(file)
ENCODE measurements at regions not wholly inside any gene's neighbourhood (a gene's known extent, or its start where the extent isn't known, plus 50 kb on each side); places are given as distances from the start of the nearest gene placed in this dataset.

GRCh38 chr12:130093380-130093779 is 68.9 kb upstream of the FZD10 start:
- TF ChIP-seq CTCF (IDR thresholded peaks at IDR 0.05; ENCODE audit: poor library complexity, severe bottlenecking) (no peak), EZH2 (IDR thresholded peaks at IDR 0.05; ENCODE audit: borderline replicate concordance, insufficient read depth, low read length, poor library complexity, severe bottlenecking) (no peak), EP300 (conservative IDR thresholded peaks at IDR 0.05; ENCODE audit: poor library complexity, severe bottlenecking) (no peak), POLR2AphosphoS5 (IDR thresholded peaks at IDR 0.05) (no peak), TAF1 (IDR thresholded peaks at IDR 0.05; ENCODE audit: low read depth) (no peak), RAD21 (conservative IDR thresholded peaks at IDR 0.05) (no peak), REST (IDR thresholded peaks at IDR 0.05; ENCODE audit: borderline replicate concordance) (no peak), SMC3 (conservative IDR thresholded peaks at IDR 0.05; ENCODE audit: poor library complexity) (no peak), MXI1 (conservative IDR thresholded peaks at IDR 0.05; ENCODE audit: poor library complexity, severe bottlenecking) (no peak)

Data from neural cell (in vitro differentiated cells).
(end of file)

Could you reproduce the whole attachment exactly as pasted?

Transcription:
ENCODE measurements at regions not wholly inside any gene's neighbourhood (a gene's known extent, or its start where the extent isn't known, plus 50 kb on each side); places are given as distances from the start of the nearest gene placed in this dataset.

GRCh38 chr12:130093380-130093779 is 68.9 kb upstream of the FZD10 start:
- TF ChIP-seq CTCF (IDR thresholded peaks at IDR 0.05; ENCODE audit: poor library complexity, severe bottlenecking) (no peak), EZH2 (IDR thresholded peaks at IDR 0.05; ENCODE audit: borderline replicate concordance, insufficient read depth, low read length, poor library complexity, severe bottlenecking) (no peak), EP300 (conservative IDR thresholded peaks at IDR 0.05; ENCODE audit: poor library complexity, severe bottlenecking) (no peak), POLR2AphosphoS5 (IDR thresholded peaks at IDR 0.05) (no peak), TAF1 (IDR thresholded peaks at IDR 0.05; ENCODE audit: low read depth) (no peak), RAD21 (conservative IDR thresholded peaks at IDR 0.05) (no peak), REST (IDR thresholded peaks at IDR 0.05; ENCODE audit: borderline replicate concordance) (no peak), SMC3 (conservative IDR thresholded peaks at IDR 0.05; ENCODE audit: poor library complexity) (no peak), MXI1 (conservative IDR thresholded peaks at IDR 0.05; ENCODE audit: poor library complexity, severe bottlenecking) (no peak)

Data from neural cell (in vitro differentiated cells).